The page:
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Using Adenovirus Armed Short Hairpin RNA Targeting Transforming Growth Factor β1 Inhibits Melanoma Growth and Metastasis in an Ex Vivo Animal Model

Tai, Kuo-Feng PhD*; Wang, Chien-Hsing MD†‡

doi: 10.1097/SAP.0000000000000041
Research Papers

Abstract: The transforming growth factor β (TGF-β) is the key molecule implicated in impaired immune function in human patients with malignant melanoma. TGF-β can promote tumor growth, invasion, and metastasis in advanced stages of melanoma. Blocking these tumor-promoting effects of TGF-β provides a potentially important therapeutic strategy for the treatment of melanoma. In this study, we used an adenovirus-based shRNA expression system and successfully constructed Ad/TGF-β1-RNA interference (RNAi) which mediated the RNAi for TGF-β1 gene silencing. We examined the effects of TGF-β1 protein knockdown by RNAi on the growth and metastasis of melanoma in C57BL/6 mice induced by the B16F0 cell line. The TGF-β1 hairpin oligonucleotide was cloned into adenoviral vector. The resulting recombinant adenoviruses infected murine melanoma cell line, B16F0, and designated as B16F0/TGF-β1-RNAi cells. The blank adenoviral vector also infected B16F0 cells and designed as B16F0/vector-control cells served as a control. TGF-β1 expression was reduced in B16F0/TGF-β1-RNAi cells compared with B16F0 cells and B16F0/vector-control cells. Three million wild-type B16F0 cells, B16F0/vector-control cells, and B16F0/TGF-β1-RNAi cells were injected subcutaneously into the right flanks of adult female syngeneic mice C57BL/6. The tumor sizes were 756.09 (65.35), 798.48 (78.77), and 203.55 (24.56) mm3 at the 14th day in the mice receiving B16F0 cells, B16F0/vector-control cells, and B16F0/TGFβ1-RNAi cells, respectively. The P value was less than 0.01 by 1-way analysis of variance. TGF-β1 knockdown in B16F0 cells enhanced the infiltration of CD4+ and CD8+ T cells in the tumor regions. C57BL/6 mice were evaluated for pulmonary metastasis after tail vein injection of 2 million B16F0 cells, B16F0/vector-control cells, and B16F0/TGF-β1-RNAi cells. The pulmonary metastasis also reduced significantly on days 14 day and 21 in mice injected with B16F0/TGF-β1-RNAi tumors. The blood vessel density of the tumors markedly reduced in B16F0/TGF-β1-RNAi tumors. Our results showed that Ad/TGF-β1-RNAi could induce silencing of the TGF-β1 gene effectively. Silencing of TGF-β1 expression in B16F0 cells by RNAi technology can inhibit the growth and metastasis of this tumor after being transplanted to C57BL/6 mice. This kind of adenoviral vector based on RNAi might be a promising vector for cancer therapy.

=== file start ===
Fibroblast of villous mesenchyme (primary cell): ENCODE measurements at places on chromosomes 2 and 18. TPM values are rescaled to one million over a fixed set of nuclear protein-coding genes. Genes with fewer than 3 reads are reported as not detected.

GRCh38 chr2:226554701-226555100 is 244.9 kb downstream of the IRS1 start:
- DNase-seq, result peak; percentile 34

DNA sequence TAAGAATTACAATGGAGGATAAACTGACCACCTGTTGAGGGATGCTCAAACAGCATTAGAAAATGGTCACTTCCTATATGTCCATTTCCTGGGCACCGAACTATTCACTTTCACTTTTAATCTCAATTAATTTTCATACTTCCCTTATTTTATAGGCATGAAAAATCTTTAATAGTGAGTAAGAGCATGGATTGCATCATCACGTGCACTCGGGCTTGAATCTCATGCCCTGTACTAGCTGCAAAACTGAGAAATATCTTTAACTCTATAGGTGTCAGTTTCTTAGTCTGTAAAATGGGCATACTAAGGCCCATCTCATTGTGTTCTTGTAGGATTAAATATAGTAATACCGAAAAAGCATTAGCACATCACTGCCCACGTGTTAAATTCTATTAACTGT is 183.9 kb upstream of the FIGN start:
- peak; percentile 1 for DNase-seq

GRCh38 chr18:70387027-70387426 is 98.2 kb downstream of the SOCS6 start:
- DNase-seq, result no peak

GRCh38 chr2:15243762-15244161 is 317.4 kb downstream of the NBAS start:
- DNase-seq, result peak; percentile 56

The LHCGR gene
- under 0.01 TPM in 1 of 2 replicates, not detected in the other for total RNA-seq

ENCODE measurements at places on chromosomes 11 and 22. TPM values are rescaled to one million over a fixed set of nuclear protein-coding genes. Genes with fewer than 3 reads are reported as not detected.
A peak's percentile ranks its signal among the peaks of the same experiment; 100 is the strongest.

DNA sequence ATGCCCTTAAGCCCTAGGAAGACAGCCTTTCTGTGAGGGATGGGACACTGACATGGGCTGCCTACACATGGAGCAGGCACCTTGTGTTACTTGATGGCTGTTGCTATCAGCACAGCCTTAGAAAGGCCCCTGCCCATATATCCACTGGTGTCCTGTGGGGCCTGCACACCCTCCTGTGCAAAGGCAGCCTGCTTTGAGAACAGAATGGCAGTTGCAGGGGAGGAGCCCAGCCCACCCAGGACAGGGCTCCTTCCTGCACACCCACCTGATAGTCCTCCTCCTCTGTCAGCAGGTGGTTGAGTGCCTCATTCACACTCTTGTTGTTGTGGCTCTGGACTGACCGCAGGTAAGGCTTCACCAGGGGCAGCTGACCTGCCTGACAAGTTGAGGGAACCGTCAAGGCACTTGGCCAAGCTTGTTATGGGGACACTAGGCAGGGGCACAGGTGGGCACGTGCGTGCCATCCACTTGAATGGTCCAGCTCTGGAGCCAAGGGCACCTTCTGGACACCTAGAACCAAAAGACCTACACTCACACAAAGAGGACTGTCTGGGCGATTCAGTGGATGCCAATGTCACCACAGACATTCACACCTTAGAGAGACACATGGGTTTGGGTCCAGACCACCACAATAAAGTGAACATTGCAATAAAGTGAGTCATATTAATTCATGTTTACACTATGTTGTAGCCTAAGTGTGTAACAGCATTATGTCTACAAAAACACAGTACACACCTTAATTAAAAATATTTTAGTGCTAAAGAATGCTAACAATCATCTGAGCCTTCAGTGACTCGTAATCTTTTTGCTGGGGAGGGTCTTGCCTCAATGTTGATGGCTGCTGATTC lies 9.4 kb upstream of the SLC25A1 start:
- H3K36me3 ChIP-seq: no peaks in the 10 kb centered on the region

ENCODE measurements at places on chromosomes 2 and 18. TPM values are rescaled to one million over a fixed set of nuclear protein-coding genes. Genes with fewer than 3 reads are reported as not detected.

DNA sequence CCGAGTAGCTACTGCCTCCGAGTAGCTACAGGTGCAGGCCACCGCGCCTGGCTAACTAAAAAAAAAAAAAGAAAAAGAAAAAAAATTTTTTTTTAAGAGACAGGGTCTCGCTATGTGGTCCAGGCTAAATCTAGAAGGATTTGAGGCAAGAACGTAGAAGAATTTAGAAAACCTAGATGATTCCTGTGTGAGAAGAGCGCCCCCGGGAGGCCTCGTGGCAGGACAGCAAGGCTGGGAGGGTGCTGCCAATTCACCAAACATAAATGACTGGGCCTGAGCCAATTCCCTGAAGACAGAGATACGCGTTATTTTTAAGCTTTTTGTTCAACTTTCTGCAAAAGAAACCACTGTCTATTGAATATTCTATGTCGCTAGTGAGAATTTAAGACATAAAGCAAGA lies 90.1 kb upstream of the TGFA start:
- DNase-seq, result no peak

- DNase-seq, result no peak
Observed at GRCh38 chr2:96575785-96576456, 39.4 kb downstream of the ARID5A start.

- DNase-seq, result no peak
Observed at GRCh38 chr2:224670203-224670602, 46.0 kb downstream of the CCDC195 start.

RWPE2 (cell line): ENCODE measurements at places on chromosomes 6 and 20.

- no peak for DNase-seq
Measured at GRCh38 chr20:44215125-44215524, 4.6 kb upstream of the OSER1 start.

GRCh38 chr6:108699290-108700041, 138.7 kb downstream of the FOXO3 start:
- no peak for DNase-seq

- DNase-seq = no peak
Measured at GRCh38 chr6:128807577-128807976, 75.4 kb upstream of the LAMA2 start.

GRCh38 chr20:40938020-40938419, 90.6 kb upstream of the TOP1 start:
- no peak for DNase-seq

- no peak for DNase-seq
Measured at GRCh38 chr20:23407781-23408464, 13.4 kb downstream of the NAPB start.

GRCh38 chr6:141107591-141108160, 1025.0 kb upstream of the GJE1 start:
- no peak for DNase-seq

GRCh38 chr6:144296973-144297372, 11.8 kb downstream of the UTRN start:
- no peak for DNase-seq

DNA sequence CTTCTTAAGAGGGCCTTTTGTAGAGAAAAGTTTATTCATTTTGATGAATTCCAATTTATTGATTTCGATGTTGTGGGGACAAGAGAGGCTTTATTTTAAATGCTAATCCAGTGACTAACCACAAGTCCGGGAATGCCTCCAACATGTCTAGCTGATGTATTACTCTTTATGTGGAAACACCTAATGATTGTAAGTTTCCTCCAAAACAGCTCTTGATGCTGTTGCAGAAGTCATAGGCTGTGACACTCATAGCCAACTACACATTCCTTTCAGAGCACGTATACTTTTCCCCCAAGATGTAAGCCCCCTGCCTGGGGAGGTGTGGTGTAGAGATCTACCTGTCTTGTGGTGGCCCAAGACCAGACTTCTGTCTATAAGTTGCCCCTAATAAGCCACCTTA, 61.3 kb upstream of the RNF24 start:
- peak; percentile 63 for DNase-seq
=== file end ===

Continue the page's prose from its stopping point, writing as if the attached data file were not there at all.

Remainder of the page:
From the *General Education Center, Tzu Chi College of Technology; †Division of Plastic Surgery, Department of Surgery, Buddhist Tzu Chi General Hospital; and ‡Department of Surgery, Tzu Chi University, Hualien, Taiwan.

Received October 2, 2013, and accepted for publication, after revision, October 6, 2013.

Conflicts of interest and sources of funding: none declared.

Supported by the Intramural Medical Research Grant from the Buddhist Tzu Chi College of Technology (TCCT 1001A12).

Reprints: Chien-Hsing Wang, MD, Division of Plastic Surgery, Department of Surgery, Buddhist Tzu Chi General Hospital, No. 707, Sec 3, Chung-Yang Rd, Hualien, Taiwan. E-mail

© 2013 by Lippincott Williams & Wilkins